Dominic Beaudry receives Laurentian University’s Native Education Person of Distinction award

Dominic Beaudry accepts the Laurentian University Native Education Person of Distinction Award from Dr. Taima Moeke-Pickering, chair of the Laurentian University Director School of Indigenous Relations Program.

SUDBURY—Wikwemikong Board of Education Director of Education Dominic Beaudry was recognized at the June 21 Laurentian University Aboriginal Day celebrations in the Brenda Wallace Reading Room at Laurentian as the Native Education Person of Distinction for his work in fostering Native educational aspiration.

The award is based on a number of criteria that include a demonstrated commitment and contribution in the areas of teaching, research, training and development.

“Clearly, your lifelong work in the field of First Nations education encompasses all of these areas,” reads the letter from Laurentian President Dominic Giroux informing Mr. Beaudry of his selection for the award. “Your devotion, time and effort in advancing First Nations education through supporting the development of programs is to be commended. We are especially grateful for your contribution as chair of LUNEC (Laurentian University Native Education Council) for a number of years as well as being a member of the board of governors here at Laurentian. Your leadership has been valuable in assisting Laurentian University with advancing indigenous education.”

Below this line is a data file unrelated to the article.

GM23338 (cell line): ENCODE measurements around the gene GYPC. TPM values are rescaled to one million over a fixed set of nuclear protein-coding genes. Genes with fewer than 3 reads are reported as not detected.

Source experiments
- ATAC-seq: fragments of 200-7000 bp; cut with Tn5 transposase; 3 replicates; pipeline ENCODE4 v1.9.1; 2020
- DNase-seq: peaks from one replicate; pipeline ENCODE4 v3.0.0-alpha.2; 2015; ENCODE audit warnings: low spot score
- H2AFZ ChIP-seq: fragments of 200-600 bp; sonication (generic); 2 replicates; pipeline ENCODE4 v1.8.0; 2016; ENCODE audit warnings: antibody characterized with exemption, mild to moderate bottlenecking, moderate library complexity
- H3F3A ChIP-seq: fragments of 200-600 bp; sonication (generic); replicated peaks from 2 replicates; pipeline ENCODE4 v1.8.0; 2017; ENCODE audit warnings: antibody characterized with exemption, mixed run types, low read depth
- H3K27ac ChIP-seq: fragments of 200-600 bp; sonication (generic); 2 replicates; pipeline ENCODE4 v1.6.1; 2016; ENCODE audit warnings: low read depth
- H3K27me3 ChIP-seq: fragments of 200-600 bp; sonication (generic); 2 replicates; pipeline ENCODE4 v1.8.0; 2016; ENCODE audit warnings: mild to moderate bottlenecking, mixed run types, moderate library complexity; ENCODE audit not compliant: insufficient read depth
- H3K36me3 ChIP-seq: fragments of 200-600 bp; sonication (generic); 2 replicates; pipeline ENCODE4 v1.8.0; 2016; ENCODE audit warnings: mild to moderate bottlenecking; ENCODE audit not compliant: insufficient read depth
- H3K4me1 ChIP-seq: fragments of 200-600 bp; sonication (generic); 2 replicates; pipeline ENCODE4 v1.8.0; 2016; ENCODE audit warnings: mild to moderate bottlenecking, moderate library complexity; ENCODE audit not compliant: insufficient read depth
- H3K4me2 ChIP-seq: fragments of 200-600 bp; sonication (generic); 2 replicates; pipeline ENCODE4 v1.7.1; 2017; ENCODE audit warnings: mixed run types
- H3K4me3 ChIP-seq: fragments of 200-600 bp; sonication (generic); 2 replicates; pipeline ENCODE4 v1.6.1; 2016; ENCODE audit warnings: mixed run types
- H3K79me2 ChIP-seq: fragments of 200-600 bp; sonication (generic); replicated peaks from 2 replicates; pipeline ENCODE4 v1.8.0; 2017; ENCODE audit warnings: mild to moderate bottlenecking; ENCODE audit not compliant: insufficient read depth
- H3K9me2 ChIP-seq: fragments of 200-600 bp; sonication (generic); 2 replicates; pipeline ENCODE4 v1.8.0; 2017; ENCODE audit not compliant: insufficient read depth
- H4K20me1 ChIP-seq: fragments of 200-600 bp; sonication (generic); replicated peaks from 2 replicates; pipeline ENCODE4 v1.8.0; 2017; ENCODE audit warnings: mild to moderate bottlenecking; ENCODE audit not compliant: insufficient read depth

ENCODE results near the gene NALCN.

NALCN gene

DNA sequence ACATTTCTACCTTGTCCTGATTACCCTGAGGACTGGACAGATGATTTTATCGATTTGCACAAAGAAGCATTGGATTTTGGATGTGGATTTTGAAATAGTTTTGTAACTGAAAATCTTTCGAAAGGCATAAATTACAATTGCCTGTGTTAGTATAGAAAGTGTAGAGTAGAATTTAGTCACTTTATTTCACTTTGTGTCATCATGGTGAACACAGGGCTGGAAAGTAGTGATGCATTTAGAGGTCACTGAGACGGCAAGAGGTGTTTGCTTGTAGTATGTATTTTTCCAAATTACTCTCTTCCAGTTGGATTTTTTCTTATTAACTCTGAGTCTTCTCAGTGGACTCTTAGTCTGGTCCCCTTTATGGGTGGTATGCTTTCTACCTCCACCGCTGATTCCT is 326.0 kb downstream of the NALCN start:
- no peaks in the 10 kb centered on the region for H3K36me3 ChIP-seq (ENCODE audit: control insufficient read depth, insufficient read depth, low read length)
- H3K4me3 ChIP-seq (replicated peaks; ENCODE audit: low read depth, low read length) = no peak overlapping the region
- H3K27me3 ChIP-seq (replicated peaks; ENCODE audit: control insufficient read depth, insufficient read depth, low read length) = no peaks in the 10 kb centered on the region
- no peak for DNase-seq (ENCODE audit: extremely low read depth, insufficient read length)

“Aanii, boozhoo, wenboozho kina goyaa gadinminkoonim,” said Mr. Beaudry in accepting the award. “It is a great honour to receive the Native Education Person of Distinction Award the Mnaaj’n Gechi-wiidookang Nishinabe-Gchi-Kinoomaagziwin. It has been a privilege to sit on the Laurentian University Board of Governors over the years and to see the school community grow and flourish as it has with the Living with Lakes Centre, the School of Architecture and the Indigenous Sharing and Learning Centre being constructed as I speak, these are among many projects that have passed through the board recently. There has been so many new facility projects and renovation projects we marvel at the growth and this is all for the students.  In order for all schools to fully realize their potential they need to engage all partners and stakeholders and this for us includes the First Nations, Metis and Inuit. The work to ensure inclusiveness for us is through the Laurentian University Native Education Council. We thank the president’s office and the LU Board for providing a mechanism and voice for the FNMI (First Nations, Metis, Inuit) community through this important and vital committee. The LUNEC has done excellent work over the years to ensure education is meaningful for all FNMI students.”